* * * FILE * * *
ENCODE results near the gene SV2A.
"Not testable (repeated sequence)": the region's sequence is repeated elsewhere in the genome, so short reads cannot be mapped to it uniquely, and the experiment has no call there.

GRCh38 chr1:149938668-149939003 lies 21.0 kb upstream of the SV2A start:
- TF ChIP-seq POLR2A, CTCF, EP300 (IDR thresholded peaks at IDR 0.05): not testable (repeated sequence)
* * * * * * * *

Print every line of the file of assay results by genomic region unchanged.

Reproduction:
ENCODE results near the gene SV2A.
"Not testable (repeated sequence)": the region's sequence is repeated elsewhere in the genome, so short reads cannot be mapped to it uniquely, and the experiment has no call there.

GRCh38 chr1:149938668-149939003 lies 21.0 kb upstream of the SV2A start:
- TF ChIP-seq POLR2A, CTCF, EP300 (IDR thresholded peaks at IDR 0.05): not testable (repeated sequence)